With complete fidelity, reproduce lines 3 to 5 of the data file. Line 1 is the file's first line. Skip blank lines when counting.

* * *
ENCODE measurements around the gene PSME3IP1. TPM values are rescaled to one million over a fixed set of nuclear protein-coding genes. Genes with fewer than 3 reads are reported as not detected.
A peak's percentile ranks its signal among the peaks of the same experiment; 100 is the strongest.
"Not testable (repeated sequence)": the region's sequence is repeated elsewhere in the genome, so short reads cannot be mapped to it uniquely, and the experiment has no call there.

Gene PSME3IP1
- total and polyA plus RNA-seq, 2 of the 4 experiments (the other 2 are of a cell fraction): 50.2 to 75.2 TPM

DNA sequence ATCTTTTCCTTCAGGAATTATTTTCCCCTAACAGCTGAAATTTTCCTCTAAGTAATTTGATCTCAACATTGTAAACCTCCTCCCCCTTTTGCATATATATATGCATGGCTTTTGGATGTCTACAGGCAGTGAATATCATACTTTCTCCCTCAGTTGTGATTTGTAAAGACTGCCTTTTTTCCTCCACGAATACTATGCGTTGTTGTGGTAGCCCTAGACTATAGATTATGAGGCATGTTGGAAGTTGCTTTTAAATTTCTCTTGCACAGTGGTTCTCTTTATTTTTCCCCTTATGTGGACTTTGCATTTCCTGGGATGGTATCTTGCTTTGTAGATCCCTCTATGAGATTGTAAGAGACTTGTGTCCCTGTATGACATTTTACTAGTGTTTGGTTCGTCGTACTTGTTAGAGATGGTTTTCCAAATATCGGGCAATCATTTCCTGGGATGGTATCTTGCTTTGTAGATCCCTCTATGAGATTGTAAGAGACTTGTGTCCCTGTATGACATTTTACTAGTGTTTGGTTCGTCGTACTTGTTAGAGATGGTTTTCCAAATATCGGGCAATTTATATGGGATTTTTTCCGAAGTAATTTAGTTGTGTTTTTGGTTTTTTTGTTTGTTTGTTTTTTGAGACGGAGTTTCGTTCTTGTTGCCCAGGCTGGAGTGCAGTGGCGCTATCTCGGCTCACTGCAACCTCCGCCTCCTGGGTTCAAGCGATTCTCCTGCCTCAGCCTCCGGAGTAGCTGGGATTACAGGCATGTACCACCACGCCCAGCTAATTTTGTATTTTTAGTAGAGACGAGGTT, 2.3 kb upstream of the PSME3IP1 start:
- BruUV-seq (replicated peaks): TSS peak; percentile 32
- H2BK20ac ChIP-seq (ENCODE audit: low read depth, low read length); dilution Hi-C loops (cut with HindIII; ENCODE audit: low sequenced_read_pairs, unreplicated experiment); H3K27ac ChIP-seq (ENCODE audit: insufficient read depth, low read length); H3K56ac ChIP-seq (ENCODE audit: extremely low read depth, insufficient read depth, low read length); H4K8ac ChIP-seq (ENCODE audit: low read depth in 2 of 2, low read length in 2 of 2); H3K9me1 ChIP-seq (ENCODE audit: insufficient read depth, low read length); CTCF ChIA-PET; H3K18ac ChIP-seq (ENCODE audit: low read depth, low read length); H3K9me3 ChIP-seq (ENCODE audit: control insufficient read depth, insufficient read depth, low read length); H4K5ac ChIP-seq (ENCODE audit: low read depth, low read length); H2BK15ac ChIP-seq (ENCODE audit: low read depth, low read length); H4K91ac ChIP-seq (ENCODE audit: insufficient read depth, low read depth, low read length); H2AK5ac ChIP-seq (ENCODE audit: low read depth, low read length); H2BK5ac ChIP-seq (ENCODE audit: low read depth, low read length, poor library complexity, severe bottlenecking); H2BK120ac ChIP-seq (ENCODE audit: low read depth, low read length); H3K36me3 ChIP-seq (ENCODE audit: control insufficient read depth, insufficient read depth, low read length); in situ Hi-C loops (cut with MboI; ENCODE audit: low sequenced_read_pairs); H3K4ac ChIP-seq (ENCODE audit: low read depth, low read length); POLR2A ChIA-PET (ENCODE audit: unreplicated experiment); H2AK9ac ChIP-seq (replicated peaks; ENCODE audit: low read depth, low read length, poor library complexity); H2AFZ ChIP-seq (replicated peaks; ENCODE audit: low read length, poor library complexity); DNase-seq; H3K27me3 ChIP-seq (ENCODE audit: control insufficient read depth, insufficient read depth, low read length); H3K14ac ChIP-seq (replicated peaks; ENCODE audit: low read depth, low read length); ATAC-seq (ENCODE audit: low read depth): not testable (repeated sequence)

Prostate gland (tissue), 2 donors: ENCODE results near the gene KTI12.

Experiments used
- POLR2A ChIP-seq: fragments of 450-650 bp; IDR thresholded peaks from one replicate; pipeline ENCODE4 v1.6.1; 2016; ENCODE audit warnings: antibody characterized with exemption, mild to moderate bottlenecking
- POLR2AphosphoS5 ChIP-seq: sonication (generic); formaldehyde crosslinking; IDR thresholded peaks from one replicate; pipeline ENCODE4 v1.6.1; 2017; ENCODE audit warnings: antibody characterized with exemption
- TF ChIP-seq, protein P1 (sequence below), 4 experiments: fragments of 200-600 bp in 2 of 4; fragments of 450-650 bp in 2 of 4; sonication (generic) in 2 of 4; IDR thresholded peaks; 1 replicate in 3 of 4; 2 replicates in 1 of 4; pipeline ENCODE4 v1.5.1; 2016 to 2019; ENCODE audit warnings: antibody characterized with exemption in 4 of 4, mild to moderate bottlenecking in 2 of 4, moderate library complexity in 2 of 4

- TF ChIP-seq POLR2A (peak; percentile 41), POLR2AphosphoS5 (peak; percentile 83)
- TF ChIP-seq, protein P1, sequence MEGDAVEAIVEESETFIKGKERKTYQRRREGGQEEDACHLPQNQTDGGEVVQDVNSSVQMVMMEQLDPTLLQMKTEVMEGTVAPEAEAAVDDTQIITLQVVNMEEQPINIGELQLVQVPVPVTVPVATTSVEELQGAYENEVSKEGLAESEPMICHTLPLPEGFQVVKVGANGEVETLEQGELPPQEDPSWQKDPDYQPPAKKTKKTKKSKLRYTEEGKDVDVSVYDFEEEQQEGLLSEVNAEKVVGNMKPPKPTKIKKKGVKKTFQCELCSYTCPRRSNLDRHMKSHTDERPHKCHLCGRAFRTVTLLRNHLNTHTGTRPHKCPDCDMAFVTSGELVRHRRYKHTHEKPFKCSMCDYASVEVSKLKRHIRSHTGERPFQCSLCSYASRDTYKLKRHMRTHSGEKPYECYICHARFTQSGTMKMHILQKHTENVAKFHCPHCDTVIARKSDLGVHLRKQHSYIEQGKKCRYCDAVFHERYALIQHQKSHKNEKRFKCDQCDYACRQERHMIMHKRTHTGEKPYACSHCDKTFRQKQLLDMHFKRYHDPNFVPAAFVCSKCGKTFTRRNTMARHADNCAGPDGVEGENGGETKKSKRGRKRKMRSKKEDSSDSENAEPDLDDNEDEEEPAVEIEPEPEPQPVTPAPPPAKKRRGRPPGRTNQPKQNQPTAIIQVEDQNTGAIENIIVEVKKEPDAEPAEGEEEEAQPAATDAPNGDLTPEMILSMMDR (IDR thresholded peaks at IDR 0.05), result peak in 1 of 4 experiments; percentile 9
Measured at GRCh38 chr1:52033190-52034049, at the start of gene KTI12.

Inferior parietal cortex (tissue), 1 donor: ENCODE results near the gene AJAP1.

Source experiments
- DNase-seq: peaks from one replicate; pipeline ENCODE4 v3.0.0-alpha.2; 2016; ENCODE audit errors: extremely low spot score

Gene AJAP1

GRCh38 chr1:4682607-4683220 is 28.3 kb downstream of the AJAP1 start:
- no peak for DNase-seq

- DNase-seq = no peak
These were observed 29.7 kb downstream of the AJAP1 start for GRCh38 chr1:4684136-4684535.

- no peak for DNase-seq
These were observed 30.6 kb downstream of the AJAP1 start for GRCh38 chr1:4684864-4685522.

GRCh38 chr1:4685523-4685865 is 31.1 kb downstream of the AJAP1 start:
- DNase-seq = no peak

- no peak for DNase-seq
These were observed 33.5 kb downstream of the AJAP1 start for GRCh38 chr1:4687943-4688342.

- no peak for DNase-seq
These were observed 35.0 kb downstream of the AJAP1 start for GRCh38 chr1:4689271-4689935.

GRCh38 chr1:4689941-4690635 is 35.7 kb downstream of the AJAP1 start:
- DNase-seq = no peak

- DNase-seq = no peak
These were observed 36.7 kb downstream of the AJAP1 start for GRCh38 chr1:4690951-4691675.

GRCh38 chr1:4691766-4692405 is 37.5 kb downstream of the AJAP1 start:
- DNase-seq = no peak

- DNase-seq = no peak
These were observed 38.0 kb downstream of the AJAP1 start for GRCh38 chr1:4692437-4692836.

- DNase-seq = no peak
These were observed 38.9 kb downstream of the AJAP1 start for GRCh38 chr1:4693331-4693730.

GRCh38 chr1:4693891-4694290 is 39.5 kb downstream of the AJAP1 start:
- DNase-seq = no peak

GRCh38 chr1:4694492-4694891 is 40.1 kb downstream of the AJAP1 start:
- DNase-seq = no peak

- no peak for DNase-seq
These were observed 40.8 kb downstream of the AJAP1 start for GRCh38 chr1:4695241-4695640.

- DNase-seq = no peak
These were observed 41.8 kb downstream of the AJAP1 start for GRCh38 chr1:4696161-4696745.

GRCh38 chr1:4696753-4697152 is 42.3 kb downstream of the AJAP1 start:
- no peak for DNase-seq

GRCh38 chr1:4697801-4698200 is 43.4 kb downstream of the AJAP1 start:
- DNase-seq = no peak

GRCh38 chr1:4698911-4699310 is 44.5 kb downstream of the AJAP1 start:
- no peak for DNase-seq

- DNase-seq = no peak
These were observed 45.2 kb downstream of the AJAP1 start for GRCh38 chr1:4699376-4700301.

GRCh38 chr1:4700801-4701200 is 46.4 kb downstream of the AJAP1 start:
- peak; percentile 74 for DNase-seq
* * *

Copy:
"Not testable (repeated sequence)": the region's sequence is repeated elsewhere in the genome, so short reads cannot be mapped to it uniquely, and the experiment has no call there.

Gene PSME3IP1
- total and polyA plus RNA-seq, 2 of the 4 experiments (the other 2 are of a cell fraction): 50.2 to 75.2 TPM